Wednesday, December 19, 2007
The Mask; fantasy comedy, USA, 1994; D: Chuck Russell, S: Jim Carrey, Peter Reigert, Cameron Diaz, Peter Greene, Richard Jeni, Orestes Matacena, Amy Yasbeck
Edge City. Stanley Ipkiss is a nice guy who gets trampled by everyone. One day, while working in his bank, he meets the blond Tina who wants to open an account, but in reality just spies for her gangster boss Dorian who plans a big robbery. That evening he finds a mysterious wooden mask in the sea, puts it on and transforms into the Mask, a green faced super hero who can do almost everything. He robs the bank and has a wild night with Tina at a club. Even though he likes his new wild personality, Stanley decides to get rid of it. He gets arrested, but escapes from jail and manages to save Tina from Dorian. She and Stanley start a relationship.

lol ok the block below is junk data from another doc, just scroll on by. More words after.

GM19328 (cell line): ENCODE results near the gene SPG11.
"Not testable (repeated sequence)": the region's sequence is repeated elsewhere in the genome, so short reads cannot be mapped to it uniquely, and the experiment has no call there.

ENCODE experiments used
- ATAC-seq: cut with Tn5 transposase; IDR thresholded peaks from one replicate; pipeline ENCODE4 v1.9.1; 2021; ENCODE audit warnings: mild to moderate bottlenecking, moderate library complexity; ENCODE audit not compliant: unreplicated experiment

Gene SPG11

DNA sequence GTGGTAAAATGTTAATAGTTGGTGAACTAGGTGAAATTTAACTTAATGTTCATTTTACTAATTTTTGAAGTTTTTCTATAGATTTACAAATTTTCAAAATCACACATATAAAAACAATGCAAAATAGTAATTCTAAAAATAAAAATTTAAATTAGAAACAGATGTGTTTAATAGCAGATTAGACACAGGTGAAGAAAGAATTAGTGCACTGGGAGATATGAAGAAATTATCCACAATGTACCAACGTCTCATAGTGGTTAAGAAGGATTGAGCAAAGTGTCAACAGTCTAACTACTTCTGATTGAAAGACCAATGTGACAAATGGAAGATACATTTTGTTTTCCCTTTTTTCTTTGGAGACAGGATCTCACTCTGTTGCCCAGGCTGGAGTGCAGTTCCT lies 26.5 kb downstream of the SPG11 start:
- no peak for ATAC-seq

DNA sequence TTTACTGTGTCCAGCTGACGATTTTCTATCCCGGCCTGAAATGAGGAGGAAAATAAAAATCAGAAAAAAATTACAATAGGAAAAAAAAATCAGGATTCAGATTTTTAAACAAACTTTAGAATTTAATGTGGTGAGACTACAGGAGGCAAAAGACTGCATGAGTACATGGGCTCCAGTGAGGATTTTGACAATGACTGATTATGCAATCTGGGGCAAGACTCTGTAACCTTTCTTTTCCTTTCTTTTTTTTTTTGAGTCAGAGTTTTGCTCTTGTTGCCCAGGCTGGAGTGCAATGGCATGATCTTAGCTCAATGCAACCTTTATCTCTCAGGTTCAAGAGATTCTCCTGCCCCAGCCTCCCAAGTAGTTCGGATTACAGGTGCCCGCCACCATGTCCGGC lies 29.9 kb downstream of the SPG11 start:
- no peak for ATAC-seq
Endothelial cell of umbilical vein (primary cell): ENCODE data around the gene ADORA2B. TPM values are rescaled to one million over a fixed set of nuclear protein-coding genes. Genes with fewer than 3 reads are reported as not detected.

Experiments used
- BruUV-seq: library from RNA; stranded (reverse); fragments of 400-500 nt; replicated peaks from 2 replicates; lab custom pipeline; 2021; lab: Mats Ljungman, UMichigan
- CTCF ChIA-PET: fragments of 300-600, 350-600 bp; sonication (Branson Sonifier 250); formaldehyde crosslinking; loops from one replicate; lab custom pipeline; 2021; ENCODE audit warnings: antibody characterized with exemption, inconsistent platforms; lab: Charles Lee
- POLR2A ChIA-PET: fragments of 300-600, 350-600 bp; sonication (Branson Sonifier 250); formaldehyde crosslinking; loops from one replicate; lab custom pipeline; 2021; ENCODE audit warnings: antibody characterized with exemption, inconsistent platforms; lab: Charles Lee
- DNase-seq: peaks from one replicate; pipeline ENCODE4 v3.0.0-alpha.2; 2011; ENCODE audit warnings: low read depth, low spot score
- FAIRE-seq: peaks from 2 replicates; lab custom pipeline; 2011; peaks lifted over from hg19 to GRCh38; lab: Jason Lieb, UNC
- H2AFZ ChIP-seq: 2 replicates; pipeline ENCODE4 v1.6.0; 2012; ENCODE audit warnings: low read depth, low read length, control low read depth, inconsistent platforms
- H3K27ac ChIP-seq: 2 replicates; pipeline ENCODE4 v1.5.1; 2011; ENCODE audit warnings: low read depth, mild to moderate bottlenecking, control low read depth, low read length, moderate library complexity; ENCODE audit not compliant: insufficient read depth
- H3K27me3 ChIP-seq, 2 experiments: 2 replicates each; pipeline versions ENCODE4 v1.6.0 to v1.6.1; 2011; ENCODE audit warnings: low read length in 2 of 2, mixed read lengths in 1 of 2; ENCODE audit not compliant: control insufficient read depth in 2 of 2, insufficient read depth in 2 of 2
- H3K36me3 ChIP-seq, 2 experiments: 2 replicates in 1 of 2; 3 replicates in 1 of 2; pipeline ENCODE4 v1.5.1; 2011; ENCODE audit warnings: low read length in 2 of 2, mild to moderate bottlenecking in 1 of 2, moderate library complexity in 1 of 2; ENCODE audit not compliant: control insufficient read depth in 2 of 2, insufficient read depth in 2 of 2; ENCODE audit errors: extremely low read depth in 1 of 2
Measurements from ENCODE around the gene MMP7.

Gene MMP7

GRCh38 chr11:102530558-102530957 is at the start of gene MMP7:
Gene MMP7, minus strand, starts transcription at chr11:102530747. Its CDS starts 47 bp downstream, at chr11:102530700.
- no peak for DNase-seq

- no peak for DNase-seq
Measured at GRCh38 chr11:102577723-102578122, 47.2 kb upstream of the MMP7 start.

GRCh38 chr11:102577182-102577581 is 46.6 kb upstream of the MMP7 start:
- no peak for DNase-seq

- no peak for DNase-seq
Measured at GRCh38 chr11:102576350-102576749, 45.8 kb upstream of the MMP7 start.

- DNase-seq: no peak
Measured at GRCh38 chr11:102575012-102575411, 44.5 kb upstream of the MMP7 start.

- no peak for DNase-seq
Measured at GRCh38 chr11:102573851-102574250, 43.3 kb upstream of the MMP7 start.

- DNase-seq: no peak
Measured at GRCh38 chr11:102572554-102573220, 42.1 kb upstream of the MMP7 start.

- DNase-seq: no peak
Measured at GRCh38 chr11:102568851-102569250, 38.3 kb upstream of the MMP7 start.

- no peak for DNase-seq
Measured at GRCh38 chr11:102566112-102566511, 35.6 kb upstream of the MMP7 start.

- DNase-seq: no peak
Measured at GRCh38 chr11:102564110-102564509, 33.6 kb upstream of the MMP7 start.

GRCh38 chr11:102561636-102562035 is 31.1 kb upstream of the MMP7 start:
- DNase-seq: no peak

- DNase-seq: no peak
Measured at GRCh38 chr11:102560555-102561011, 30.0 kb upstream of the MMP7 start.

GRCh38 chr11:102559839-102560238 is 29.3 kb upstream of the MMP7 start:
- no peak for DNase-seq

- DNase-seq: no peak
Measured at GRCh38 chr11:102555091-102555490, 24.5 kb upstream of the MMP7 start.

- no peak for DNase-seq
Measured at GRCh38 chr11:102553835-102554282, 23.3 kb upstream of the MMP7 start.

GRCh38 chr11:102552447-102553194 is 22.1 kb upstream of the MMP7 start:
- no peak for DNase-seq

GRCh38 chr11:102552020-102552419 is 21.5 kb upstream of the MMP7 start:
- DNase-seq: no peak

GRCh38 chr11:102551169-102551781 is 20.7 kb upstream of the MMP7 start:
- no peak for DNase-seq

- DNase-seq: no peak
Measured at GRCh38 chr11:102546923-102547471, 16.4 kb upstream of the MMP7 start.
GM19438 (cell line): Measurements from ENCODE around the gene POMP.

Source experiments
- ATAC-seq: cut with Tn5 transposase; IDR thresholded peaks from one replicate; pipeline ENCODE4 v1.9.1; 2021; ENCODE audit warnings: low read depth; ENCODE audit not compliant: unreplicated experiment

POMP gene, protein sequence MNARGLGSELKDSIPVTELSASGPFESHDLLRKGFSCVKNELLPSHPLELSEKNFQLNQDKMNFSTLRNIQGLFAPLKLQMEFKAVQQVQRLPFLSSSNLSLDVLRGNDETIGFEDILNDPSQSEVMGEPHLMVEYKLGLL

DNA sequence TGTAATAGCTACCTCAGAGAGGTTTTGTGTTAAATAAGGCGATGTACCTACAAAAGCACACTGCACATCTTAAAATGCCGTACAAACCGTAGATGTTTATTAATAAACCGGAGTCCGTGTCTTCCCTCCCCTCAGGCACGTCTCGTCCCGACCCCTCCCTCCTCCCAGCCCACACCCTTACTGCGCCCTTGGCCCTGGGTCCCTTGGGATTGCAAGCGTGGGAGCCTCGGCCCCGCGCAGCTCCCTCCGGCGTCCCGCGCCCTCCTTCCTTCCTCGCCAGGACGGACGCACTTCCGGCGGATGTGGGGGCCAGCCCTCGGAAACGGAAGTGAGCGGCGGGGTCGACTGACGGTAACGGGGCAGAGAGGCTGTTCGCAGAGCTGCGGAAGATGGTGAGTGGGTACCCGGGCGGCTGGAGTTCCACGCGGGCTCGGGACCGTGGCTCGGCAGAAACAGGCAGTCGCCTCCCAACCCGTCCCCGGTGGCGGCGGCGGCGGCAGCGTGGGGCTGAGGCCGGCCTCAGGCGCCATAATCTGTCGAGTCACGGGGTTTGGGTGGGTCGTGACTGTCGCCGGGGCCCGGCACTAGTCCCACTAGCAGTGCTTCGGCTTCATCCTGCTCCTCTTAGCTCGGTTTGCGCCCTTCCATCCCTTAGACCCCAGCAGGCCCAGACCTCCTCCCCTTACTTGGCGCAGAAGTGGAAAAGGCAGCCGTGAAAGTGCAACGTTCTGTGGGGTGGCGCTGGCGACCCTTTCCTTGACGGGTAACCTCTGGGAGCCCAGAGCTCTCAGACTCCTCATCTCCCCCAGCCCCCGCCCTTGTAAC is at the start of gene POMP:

Even though it's slightly forgotten today, Chuck Russell's "The Mask", loosely deriving it's plot from the variation of Carl Jung and his theory about the persona that is the mask presented by each individual to society and may or may not conceal the real personality, is still a surprisingly fresh and amusing light fantasy comedy with a neatly, refreshingly sustained performance by Jim Carrey and charming Cameron Diaz, who never looked more attractive, while the basic concept about a "zero who becomes the hero" is something almost anyone can identify with. True, some may ask themselves what the point of all the madness in the story was, but the film gains most of it's wacky charm through over-the-top cartoon humor of the Mask character who can do virtually anything, especially amusing in such funny scenes as the one where he stumbles upon a gang of street thugs whose leader asks him what time it is, and he flat out replies with: "2 seconds before I hunk your nose and put underpants on your head", which he does, or the scenes where he howls and turns his head into a wolf while observing the singing performance of Tina in a night club. Even though it's not especially hilarious and the fact that the too serious subplot about the gangster Dorian is completely out of place in the story, "The Mask" is still a rather fun comedy with an energetic hero, no matter how much he is just a copy of Genie from Disney's "Aladdin" and the Wolf from Tex Avery's "Red Hot Riding Hood".